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Mega-Dam Projects Will Force Tens of Thousands of People From Their Land
On a 20-minute walk through the rainforest of Borneo, you will encounter more tree species than exist on the entire North American continent. The distinctive biodiversity of the area attracts tourists and researchers from all over the world, in spite of the intense destruction of the rainforest from logging and palm oil plantations in the past few decades. Now, there’s a new threat to the people and the wildlife of Borneo: mega-dams.
In the Malaysian state of Sarawak in the north of the island, mega-hydro projects are driven by the state government through the Sarawak Corridor of Renewable Energy, or SCORE. If built, these dams will force tens of thousands of people from their land, drive untold species to extinction, pollute the rivers—the lifelines of the jungle—and produce more greenhouse gas emissions per megawatt of energy than a coal-fired power plant.
The government of Sarawak has already built two dams in the proposed SCORE portfolio, but local resistance has stalled progress on the next dams scheduled to flood the forest. Since October 2013, indigenous communities in Malaysian Borneo have prevented construction of the Baram mega-dam, which would forcefully displace thousands of families. As part of the campaign to stop the Sarawak dams, The Borneo Project, a U.S.-based nongovernmental organization, has released Commerce or Corruption?, the second film in a series of short documentaries exposing the realities of proposed mega-dam construction in Sarawak. The film release coincides with the 555th day of the Baram Dam blockades.
The damage inflicted by these dams would be massive, and the benefits are still unclear. Given that there is no sound reason to build these dams, the question becomes, why are these dams being built, and why now?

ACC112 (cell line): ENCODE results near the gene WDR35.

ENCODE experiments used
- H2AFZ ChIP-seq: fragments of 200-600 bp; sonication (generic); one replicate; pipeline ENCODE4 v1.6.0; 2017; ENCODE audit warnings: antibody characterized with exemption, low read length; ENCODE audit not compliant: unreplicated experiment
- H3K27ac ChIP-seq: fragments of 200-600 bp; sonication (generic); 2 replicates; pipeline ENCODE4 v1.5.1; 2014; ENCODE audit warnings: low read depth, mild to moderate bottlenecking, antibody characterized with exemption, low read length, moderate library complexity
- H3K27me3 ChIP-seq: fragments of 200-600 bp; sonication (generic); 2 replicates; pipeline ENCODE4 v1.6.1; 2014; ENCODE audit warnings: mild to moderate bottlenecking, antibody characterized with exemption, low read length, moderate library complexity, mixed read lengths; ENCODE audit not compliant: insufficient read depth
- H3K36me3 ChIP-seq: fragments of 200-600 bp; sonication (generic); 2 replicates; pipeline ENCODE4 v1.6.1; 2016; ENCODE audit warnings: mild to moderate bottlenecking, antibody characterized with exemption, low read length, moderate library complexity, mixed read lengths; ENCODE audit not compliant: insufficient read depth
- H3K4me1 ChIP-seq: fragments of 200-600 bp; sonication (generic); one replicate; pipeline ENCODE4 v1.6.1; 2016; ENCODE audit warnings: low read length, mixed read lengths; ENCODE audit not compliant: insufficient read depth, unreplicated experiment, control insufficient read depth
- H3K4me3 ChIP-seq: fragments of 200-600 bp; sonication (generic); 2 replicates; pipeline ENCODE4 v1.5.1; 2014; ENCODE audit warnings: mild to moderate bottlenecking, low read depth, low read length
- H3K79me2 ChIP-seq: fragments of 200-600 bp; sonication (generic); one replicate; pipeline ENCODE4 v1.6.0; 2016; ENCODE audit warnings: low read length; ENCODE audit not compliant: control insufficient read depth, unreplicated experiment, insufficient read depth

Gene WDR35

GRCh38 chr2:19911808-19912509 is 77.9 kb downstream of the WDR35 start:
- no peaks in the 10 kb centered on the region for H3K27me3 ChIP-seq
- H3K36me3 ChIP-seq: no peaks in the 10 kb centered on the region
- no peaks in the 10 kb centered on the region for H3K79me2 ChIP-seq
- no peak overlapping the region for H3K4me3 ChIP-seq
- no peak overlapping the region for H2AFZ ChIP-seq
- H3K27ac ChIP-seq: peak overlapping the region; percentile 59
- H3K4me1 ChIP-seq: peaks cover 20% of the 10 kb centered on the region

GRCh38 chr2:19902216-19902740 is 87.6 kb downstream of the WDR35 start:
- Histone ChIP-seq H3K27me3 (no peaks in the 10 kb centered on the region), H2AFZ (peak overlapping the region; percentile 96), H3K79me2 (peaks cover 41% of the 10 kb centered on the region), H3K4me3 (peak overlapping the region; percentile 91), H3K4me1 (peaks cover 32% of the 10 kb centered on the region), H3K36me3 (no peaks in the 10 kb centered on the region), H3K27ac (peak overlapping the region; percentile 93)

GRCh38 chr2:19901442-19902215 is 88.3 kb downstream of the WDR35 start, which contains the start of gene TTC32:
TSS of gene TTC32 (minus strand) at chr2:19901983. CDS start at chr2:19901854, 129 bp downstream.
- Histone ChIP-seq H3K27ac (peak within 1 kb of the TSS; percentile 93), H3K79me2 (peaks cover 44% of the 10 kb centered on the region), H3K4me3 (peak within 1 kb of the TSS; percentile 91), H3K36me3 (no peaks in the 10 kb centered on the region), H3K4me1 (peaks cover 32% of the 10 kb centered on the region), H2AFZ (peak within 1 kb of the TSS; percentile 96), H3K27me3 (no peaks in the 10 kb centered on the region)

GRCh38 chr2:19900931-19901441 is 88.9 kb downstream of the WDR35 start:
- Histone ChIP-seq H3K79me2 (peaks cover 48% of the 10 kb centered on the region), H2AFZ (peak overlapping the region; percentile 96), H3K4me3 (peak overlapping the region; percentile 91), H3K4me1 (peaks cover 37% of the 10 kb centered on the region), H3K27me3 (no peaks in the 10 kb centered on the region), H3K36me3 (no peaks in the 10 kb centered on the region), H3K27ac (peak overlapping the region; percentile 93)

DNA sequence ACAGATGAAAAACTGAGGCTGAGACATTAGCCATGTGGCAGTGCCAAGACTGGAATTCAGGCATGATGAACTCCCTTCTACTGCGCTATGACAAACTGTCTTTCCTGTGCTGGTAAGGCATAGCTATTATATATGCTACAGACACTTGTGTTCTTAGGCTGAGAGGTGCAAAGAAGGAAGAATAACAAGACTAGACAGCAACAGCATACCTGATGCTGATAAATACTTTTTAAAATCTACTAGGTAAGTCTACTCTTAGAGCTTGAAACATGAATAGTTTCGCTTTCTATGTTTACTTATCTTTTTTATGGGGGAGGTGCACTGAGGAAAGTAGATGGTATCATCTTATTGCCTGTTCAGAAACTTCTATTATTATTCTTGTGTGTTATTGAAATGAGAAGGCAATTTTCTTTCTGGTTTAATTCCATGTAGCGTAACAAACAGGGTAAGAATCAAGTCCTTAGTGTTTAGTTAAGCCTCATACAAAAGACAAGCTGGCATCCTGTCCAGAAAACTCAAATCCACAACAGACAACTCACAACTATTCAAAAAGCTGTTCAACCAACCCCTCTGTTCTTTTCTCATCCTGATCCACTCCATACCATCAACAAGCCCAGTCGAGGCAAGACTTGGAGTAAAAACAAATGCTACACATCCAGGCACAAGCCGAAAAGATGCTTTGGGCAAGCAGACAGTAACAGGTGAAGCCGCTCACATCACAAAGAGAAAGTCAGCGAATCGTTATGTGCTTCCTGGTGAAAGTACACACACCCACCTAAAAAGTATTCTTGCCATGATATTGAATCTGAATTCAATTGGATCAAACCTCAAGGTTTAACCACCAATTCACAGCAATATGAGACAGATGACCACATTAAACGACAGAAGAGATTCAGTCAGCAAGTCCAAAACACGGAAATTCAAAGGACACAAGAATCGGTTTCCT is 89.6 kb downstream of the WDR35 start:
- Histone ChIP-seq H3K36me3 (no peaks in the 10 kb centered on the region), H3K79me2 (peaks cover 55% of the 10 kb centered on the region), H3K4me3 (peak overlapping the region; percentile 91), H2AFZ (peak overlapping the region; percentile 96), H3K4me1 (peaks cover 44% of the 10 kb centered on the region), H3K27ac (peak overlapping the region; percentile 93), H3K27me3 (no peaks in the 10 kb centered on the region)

Commerce or Corruption? exposes the government’s true motivation behind the dams: personal financial gain. Private companies involved in construction and transmission stand to make gigantic profits from building the dams. Many of these companies are controlled by relatives and friends of the governor of the state, Taib Mahmud. Mahmud has been in power since the 1970s. Doling out the contracts would add even more gold to the already over-flowing coffers of politicians and their well-connected family members.
The lack of transparency behind the financing and the plans for how to use the energy is also cause for concern. The Sarawak mega-dams assume an outrageous energy demand growth rate, but the state currently produces significantly more energy than it can use, and proponents have no concrete plans for how to use or sell the energy.
The indigenous communities protesting the dams are fighting for their livelihoods. Completed in 2011, the Bakun dam created a reservoir the size of Singapore, and cost the government $5 billion, over five times the original $8 million estimate. To make way for the reservoir, around 10,000 indigenous people were resettled in the town of Asap. After more than a decade in their new location, the communities are still struggling to eke out a living. They no longer have access to the hunting and fishing grounds of their former villages. The government promised 10 acres of farmland per family, but reduced it to three. Three acres is not enough to sustain a living, and much of the land is rocky, sloped, sandy and located several hours away from the town. To make matters worse, many families are in debt because the government made them pay for their own housing.
The good news is that community resistance is proving to have a significant effect on developments. If completed, the Baram Dam will inundate 26 villages and displace between 6,000 and 20,000 people. The ongoing Baram Dam blockades—community-led nonviolent direct actions—involve men, women and children and have successfully prevented loggers and the dam developer, Sarawak Energy Bhd, from accessing the construction area for 555 days. The blockade is maintained by indigenous Kenyah, Kayan and Penan people and demonstrates the tremendous local resistance to dam development and logging.
Broken Promises, the next film in The Borneo Project film series, will be released in July. It will highlight the devastating impacts of forced relocation on indigenous communities. All of the films will be available on The Borneo Project website.
Watch the 10-minute short film, Commerce or Corruption?, here:
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